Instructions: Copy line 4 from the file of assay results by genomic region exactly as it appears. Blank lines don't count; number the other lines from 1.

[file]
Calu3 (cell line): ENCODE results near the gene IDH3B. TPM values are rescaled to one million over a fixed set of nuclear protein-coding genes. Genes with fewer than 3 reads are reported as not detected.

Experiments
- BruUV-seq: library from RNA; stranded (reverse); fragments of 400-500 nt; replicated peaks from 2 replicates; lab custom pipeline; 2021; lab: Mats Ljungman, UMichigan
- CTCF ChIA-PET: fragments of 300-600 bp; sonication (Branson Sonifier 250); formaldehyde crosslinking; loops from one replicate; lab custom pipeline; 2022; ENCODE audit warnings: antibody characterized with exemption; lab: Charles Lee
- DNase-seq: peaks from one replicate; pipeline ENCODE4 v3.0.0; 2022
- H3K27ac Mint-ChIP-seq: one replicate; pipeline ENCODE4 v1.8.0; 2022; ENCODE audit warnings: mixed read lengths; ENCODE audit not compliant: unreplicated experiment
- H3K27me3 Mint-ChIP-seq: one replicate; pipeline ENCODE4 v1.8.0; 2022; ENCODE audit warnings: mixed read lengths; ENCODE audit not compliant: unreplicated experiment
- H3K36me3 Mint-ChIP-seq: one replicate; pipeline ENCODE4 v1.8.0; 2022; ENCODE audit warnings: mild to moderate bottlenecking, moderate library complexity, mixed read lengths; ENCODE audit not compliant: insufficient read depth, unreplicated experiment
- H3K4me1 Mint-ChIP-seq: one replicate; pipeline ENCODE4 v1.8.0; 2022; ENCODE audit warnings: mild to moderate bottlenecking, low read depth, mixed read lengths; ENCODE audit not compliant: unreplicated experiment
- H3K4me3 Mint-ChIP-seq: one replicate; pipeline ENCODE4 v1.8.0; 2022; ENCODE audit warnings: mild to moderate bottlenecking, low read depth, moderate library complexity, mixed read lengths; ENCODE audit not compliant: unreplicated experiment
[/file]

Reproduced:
- CTCF ChIA-PET: fragments of 300-600 bp; sonication (Branson Sonifier 250); formaldehyde crosslinking; loops from one replicate; lab custom pipeline; 2022; ENCODE audit warnings: antibody characterized with exemption; lab: Charles Lee